Although he is does not carry a firearm, Suther has the right to pull over and inspect vehicles used in transporting cattle. A lot of what he does is brand inspections. The bureau registers 11,000 brands every year.

Last year, the bureau returned 1,604 cattle to ranchers. The value recovered was $1.4 million.

Suther said cattle theft tends to migrate from hot spot to hot spot. This year, there seems to be a lot of theft activity in California’s Central Valley, Suther said.

The cattle theft problem is likely larger than people think it is, Suther said. “We feel cattle theft is completely under-reported.”

Suther said that many ranchers hesitate to report cattle stolen because they do not want to be targeted again. Other ranchers believe there is a stigma attached to being a victim of theft. Many simply assume they will lose 2 percent of their cattle and won’t investigate until unless the number of stolen cattle is quite large, he said.

Central Valley cattle rancher Mark Beck has had four steers stolen this year from his ranches in Sacramento, San Joaquin and Calaveras counties. “The thieves loaded them by roadways where there is easy access,” he said. “Sometimes they shoot the cattle and butcher them where they find them.”

Beck sees it as a crime driven by economics. “The way the job market has been since 2008, people are getting desperate, and they’re stealing things,” Beck said.

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Cattle theft is hard to prosecute, and when thieves are caught and brought to trial, they usually avoid paying large fines or serving much jail time.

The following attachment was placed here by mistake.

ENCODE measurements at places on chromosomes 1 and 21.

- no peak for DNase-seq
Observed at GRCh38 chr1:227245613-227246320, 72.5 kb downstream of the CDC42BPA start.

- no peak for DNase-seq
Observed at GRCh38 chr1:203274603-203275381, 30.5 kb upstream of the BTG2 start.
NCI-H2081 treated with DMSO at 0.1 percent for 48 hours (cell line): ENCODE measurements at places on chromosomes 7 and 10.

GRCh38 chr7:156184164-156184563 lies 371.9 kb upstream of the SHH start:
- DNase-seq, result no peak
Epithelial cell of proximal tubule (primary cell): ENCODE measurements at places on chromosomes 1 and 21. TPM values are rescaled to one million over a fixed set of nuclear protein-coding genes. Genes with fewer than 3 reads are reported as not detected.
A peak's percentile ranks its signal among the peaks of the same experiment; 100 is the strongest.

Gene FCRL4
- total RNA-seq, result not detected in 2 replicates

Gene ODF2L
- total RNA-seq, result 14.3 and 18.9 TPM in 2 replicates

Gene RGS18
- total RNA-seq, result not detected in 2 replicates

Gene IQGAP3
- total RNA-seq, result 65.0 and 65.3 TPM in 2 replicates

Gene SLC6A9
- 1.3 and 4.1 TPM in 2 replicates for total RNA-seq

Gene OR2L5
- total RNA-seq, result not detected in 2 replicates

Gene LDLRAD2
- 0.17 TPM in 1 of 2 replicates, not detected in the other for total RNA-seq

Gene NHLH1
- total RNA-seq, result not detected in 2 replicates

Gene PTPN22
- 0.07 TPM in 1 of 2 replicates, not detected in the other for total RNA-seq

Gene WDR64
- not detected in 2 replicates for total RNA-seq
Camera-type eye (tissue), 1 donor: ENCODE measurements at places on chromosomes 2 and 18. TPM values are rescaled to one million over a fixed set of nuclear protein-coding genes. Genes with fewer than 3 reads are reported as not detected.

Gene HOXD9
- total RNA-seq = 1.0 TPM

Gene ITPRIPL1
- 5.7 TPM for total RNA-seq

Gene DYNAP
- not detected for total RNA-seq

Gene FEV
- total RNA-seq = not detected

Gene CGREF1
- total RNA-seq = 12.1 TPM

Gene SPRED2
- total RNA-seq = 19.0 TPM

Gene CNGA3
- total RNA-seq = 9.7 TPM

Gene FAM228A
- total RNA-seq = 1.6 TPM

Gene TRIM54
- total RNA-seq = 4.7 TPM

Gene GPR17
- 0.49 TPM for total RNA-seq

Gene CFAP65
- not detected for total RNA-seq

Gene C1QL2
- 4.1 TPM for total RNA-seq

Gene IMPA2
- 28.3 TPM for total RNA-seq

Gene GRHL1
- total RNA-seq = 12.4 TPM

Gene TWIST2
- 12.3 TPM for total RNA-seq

But that may change with California Gov. Jerry Brown’s recent signing of Assembly Bill 924, which sets potential fines for stealing cattle.

The new law is music to the ears of cattle ranchers, said Justin Oldfield, vice president of government relations with the California Cattlemen’s Association. The association is the major lobbying arm of the state’s cattle ranchers and was a big proponent of the bill.

“From a judicial perspective, we’ve been disheartened over the last few years,” said Oldfield.

He said it is common for thieves, when caught, to plead guilty to stealing 10 cattle — which brings a felony charge — and plead down the charge down to a misdemeanor. “They’ll get probation,” said Oldfield. “When people are punished, it’s usually a fine and not jail time. There doesn’t seem to be a whole lot of seriousness from the courts.”

The new law, which takes effect Jan. 1, makes cattle theft punishable as a felony or misdemeanor and calls for fines up to $5,000. Previously, there was no set level of fines for cattle rustling; it was up to the judge’s discretion, and fines were rarely levied. The new law also requires fines to be paid to the Bureau of Livestock Identification instead of the state’s general fund.

Oldfield is uncertain whether the new law will deter cattle theft, but he believes that it will create awareness and is a step in the right direction.

“When you’re talking about the value of a steer worth $1,000 or more, and you lose five of those — that’s a substantial impact to an operation,” he said. “It can make or break the bottom line for that year.”